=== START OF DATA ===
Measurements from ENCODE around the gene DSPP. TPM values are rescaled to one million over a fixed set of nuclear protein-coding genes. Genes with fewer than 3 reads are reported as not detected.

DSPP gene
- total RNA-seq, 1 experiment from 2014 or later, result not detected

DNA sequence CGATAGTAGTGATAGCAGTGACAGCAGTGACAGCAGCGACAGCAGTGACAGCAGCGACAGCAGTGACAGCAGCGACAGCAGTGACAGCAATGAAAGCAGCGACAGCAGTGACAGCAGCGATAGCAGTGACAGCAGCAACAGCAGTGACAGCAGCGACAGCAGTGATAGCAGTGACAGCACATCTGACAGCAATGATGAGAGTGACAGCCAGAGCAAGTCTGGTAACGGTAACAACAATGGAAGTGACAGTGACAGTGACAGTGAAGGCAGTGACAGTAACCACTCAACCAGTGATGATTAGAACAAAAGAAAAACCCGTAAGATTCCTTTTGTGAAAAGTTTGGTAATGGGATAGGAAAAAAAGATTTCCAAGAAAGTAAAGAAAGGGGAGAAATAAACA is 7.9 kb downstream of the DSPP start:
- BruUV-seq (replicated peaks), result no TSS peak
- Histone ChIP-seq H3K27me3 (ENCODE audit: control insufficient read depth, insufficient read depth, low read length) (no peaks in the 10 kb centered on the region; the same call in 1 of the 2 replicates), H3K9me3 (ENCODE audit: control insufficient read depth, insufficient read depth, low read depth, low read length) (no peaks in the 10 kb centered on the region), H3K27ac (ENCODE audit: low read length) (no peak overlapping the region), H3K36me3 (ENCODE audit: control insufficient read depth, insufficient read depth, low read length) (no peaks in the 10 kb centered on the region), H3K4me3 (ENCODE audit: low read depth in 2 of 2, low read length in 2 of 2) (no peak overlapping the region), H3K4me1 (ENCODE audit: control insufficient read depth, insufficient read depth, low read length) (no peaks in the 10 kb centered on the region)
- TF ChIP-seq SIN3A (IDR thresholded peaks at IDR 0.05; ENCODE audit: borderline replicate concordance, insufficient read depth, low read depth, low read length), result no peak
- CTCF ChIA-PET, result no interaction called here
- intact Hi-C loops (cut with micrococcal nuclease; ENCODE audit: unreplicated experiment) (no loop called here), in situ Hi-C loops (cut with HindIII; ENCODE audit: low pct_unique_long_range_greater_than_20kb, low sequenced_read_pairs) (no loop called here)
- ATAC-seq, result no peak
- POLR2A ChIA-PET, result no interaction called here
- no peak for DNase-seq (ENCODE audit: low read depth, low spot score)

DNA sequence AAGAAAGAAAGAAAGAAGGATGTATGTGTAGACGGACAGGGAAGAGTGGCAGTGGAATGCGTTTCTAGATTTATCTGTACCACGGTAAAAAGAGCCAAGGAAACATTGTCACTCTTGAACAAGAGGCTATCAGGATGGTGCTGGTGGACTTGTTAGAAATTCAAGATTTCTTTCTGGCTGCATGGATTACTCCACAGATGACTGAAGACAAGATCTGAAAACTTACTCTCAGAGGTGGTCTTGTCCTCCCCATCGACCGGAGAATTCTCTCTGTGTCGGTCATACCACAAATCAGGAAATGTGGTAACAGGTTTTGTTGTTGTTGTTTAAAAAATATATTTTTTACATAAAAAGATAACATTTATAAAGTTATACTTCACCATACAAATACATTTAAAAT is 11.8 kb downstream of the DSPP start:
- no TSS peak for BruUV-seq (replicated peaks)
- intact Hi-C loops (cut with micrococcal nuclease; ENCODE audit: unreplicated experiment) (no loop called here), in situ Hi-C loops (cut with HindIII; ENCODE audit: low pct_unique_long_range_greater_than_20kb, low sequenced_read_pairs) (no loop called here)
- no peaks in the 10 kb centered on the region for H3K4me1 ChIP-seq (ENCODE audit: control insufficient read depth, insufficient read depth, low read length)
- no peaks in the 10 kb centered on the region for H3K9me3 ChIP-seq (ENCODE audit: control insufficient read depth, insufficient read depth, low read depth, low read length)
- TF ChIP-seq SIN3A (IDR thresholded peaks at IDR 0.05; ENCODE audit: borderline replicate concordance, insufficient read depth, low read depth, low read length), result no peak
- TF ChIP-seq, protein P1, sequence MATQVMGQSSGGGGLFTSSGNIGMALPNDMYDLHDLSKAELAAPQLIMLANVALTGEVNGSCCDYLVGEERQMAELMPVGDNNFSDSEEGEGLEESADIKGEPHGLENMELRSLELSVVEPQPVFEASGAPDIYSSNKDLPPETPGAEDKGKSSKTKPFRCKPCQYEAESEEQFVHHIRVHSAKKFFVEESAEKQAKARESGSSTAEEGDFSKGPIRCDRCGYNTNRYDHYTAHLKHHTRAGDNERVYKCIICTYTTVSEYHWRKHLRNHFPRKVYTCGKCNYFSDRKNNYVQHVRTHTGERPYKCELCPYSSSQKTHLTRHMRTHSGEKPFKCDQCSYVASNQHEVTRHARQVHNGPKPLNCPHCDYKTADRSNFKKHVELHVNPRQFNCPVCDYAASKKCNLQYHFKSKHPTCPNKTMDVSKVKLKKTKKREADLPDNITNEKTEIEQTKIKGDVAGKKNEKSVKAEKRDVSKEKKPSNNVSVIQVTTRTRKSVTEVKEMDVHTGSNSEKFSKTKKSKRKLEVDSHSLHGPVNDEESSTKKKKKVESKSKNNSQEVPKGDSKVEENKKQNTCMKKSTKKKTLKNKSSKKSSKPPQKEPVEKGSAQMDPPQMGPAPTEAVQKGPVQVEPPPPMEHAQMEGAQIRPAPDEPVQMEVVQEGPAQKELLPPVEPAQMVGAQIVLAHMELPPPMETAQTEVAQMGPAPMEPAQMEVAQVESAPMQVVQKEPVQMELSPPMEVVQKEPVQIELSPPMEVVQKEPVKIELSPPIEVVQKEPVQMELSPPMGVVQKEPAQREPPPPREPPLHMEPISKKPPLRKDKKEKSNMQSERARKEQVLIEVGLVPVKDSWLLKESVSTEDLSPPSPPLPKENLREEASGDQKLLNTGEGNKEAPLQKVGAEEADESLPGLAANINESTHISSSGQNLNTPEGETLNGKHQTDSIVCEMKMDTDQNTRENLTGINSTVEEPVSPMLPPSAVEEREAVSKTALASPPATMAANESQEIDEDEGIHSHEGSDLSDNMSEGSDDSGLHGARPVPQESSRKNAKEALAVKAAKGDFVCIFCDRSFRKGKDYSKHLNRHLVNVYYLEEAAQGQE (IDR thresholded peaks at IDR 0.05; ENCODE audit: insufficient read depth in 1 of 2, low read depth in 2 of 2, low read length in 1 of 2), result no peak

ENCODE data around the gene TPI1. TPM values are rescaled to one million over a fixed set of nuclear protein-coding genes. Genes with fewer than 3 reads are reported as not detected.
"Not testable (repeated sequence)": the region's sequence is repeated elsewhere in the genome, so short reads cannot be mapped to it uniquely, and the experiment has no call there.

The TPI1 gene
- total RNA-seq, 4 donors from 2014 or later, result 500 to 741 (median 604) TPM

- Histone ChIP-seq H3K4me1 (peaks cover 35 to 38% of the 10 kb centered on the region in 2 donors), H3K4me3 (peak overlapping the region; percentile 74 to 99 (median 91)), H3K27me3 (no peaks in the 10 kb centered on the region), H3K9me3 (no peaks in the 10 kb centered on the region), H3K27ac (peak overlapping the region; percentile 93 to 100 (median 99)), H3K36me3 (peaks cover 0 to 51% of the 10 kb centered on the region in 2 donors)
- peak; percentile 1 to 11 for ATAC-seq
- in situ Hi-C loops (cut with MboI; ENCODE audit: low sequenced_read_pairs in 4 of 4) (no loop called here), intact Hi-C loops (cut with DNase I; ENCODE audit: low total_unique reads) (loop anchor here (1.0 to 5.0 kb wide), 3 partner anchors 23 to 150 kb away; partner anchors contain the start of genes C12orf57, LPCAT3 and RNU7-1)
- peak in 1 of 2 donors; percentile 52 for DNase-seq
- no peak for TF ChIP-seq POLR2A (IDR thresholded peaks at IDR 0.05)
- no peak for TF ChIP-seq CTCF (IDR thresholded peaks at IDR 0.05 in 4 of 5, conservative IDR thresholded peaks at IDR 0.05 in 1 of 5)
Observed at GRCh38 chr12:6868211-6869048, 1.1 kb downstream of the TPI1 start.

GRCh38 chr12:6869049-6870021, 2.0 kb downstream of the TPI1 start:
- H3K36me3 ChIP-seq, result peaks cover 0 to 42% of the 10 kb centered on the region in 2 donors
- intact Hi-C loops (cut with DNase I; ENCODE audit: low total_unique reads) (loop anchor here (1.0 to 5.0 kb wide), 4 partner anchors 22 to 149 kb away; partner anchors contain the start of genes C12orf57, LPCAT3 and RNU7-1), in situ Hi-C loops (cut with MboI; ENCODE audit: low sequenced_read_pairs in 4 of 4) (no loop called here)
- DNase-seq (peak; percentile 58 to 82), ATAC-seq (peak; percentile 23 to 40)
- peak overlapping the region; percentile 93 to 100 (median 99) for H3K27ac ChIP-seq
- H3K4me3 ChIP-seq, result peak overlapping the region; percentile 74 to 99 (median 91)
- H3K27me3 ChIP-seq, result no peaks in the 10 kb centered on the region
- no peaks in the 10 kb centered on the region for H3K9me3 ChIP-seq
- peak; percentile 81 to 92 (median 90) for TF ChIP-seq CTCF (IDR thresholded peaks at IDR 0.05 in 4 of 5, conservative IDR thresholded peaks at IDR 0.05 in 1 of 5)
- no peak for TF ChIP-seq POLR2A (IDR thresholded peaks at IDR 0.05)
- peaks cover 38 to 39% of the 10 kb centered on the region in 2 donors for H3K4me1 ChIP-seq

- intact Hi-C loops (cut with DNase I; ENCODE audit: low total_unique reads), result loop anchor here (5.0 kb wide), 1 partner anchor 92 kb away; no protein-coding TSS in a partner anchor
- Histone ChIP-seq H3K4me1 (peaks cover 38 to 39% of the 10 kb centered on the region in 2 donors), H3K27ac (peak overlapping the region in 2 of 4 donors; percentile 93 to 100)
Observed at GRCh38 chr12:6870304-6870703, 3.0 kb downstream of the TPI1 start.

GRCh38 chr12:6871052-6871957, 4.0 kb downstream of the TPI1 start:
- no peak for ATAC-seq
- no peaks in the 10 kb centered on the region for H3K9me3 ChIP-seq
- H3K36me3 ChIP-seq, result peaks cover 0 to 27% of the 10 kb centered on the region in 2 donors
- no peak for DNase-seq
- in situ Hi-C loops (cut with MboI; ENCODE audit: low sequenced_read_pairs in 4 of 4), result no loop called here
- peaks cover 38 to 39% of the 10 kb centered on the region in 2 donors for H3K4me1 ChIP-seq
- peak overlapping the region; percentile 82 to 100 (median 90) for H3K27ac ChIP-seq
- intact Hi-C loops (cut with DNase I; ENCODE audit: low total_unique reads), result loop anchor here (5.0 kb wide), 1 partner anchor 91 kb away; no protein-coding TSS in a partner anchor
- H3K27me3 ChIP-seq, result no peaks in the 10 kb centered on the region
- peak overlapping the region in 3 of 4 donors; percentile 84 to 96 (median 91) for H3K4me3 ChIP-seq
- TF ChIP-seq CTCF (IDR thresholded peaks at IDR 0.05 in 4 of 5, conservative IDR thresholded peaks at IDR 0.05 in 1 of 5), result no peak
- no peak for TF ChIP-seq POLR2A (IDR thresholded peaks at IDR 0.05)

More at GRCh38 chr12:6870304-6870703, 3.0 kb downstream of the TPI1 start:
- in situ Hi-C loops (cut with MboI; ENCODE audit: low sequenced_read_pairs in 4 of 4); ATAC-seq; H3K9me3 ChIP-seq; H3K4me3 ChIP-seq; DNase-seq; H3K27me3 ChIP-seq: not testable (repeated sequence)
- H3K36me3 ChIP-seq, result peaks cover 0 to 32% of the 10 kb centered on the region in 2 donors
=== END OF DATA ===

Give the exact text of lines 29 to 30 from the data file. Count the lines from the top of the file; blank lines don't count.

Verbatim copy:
- no peak for TF ChIP-seq CTCF (IDR thresholded peaks at IDR 0.05 in 4 of 5, conservative IDR thresholded peaks at IDR 0.05 in 1 of 5)
Observed at GRCh38 chr12:6868211-6869048, 1.1 kb downstream of the TPI1 start.